Mark Anderson (08:21):
And it's just one example of how UNC is a students' first university. Please be available to participate in these events if you are asked to do so. Continuing to highlight different ways that faculty are serving our students in spite of the restrictions of coronavirus, in Anthropology 300, Professor Michael Kimball's class is participating in the applied anthropologies Reclaiming Heritage project. This project is a collaboration between the communities connecting heritage program, and that's a program administered the World Learning program and funded by the US Department of State.

Mark Anderson (08:59):
The UNC library's digital archive, the English language learners at the Immigrant & Refugee Center of Northern Colorado, colleagues in India, and the students in the class. This is a unique international collaboration aimed at creating space for disparate cultures to come together in a virtual exchange to represent and advocate for cultural survival. This experience is an example of a reciprocal community engaged learning project and research that is occurring at UNC.

Mark Anderson (09:32):
Having this experience as part of the curriculum is a way of teaching core anthropological concepts and practices such as cultural relativism and pluralism, rapport building and the ethical practice of applied anthropology. I'd like to congratulate Dr. Kimball and all of his students for finding new ways of meeting and exceeding the learning objectives of the course during this time.

Mark Anderson (09:57):
And again, this is just one representation of the many, many different ways that our faculty continue to serve our students during this time. Finally, our students have had to adjust their learning and their university experience the most during this past year. And I'm continuously impressed by their adaptability and resilience. It has been a challenge for all of us, but especially for them yet, our students persevere and many continue to thrive.

Mark Anderson (10:26):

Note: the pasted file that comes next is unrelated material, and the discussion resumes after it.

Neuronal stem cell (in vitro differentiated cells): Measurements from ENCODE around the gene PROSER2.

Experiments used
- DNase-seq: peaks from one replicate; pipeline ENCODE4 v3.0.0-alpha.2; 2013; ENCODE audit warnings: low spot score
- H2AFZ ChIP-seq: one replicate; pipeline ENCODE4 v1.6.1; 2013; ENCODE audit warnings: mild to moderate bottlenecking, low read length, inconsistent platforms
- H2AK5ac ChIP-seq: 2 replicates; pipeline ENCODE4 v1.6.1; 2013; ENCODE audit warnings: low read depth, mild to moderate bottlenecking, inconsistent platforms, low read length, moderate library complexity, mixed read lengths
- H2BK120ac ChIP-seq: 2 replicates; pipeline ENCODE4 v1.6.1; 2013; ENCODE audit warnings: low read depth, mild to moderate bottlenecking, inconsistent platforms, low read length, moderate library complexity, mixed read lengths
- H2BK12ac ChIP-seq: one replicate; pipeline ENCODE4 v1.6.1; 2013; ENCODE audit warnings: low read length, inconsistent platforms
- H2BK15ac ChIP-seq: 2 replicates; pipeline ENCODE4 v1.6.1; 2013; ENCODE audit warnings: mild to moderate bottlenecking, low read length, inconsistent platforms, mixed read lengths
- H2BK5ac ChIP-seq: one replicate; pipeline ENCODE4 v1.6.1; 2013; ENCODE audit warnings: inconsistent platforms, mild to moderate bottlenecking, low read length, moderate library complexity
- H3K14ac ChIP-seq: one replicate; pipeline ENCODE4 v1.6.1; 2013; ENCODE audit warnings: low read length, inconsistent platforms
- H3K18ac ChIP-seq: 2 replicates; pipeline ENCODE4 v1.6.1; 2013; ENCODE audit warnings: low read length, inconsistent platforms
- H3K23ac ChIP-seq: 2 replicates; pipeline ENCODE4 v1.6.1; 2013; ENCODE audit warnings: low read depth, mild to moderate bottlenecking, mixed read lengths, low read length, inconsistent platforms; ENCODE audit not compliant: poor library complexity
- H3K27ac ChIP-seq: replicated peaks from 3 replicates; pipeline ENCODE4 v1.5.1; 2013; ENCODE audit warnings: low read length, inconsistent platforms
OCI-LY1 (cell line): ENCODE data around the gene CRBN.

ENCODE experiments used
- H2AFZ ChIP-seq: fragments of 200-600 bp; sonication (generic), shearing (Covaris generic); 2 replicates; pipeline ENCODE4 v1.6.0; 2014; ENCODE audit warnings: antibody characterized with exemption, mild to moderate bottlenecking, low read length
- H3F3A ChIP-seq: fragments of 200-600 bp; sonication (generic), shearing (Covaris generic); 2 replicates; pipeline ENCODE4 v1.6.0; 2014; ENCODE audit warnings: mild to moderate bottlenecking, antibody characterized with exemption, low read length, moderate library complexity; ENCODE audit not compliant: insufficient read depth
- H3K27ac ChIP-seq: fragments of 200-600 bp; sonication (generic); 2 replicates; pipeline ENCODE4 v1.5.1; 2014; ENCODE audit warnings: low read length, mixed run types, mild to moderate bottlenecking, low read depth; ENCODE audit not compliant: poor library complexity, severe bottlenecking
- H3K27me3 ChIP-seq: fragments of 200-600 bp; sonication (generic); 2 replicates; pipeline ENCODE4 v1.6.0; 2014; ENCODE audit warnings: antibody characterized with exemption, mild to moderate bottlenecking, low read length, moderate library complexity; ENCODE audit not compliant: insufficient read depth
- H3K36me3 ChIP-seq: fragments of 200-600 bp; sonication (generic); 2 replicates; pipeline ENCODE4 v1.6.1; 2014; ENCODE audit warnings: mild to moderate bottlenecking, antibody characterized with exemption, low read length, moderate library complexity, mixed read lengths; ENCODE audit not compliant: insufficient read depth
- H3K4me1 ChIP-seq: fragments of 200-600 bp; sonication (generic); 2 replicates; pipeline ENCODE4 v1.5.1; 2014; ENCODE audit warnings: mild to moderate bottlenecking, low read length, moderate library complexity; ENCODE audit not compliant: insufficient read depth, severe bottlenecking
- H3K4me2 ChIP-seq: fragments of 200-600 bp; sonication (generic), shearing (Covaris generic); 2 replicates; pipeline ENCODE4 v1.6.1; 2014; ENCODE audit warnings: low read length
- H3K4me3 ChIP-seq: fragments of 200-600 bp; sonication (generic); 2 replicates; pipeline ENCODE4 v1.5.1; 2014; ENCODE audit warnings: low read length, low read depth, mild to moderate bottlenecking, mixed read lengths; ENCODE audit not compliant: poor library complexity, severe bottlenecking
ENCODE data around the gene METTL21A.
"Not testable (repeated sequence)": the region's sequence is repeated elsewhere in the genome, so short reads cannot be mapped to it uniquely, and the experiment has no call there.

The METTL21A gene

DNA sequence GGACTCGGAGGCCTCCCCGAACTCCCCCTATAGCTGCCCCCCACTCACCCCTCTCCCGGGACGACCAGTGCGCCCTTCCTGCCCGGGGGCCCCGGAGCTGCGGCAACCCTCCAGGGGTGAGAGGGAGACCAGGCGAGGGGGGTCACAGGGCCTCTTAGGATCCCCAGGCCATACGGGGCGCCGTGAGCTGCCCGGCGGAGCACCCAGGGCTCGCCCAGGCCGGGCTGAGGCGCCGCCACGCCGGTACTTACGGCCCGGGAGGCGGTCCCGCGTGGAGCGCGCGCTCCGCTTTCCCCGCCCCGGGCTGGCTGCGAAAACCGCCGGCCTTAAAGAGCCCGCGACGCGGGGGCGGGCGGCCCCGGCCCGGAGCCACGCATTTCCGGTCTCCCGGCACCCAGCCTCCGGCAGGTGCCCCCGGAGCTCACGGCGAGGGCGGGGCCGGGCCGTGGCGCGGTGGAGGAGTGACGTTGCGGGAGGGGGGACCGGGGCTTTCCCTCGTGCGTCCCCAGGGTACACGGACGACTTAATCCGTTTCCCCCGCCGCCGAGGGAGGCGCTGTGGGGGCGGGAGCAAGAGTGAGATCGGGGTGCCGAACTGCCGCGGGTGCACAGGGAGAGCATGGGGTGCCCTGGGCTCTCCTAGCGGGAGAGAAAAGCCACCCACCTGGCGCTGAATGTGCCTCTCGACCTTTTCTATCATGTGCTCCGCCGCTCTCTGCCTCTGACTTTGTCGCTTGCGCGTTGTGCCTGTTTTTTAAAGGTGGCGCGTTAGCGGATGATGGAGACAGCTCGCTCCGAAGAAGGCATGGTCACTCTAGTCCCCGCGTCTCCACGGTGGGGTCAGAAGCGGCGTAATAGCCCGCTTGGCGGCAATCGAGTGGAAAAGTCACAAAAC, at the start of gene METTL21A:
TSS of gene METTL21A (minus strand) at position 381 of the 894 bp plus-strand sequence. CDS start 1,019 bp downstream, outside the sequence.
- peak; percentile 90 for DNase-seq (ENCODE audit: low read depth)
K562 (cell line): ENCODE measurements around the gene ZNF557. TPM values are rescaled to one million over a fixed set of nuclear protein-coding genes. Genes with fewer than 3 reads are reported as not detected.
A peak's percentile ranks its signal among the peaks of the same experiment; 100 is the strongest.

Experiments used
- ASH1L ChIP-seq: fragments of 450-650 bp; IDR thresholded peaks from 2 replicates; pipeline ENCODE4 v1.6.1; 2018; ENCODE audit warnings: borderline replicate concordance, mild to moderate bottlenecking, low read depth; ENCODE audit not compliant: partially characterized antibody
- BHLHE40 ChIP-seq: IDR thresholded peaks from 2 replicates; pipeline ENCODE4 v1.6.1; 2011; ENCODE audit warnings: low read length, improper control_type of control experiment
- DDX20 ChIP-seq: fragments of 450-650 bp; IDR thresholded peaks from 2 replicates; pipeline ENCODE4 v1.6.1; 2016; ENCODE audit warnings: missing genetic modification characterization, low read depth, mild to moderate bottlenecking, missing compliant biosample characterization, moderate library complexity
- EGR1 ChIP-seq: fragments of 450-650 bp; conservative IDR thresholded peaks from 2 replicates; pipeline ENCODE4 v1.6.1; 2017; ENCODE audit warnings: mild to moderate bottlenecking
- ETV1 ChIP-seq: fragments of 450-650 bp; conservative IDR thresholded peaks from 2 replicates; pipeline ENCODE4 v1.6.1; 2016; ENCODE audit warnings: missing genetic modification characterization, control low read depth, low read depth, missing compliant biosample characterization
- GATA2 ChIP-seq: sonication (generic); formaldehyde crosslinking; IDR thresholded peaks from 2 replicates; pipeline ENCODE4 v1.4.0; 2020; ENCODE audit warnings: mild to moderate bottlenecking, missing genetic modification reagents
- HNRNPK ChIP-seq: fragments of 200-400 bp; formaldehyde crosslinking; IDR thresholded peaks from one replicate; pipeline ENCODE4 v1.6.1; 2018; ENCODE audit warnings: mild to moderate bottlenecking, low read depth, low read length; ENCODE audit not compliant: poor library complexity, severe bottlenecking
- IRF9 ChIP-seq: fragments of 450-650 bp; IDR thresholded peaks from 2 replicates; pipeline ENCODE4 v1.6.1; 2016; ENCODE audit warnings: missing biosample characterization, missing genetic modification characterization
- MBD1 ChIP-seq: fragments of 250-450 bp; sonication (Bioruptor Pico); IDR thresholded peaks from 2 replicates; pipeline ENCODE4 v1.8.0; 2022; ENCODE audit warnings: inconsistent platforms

For example, graduate student [Marco Corona 00:10:28]. He's a graduate student in the school psychology program where he's pursuing an education specialist degree. Marco was recently recognized by National Association of School Psychologists receiving a $5,000 scholarship than a national competition. So I'd like to congratulate Marco for this recognition and the faculty of the Department of School Psychology for all the good work that they continue to do. And with that, I will turn it over to Katrina.

Katrina Rodriguez (11:01):
Oh, well, good morning, everybody. It's great to be here with you this morning. And today I'd like to share with you a little information about our DREAMer Awareness Month, which is March and the term DREAMer is commonly used by students who created a movement with the goals of working toward lawful immigration and interrupting socialized ideas and terminology that are often used to describe them such as illegal, alien, criminal and so forth. Which of course you can imagine how disparaging that is for folks to be turned in that way.

Katrina Rodriguez (11:34):
And there've been a lot of political and legal action taken on both directions as to whether or not our Deferred Action for Childhood Arrivals or DACA who were also dreamers, in terms of their status in the United States. So currently as many may know that the Biden administration is looking at ways to grant permanent legal status and other protections, which will certainly help our students in this effort and their families.

Katrina Rodriguez (12:05):
And so let me tell you a little bit about who our UNC scholar DREAMers are. And here at UNC, they have a GPA of 3.03 and for the students we have right now, they're seeking majors such as nursing, criminal justice and human services. Aside from their academic life, they are provided outreach and support through our DREAMer Engagement Program and our undocumented student services. And that is led by Rudy Vargas, who does such a great job with community of students and we've just very much appreciated his leadership.

Katrina Rodriguez (12:40):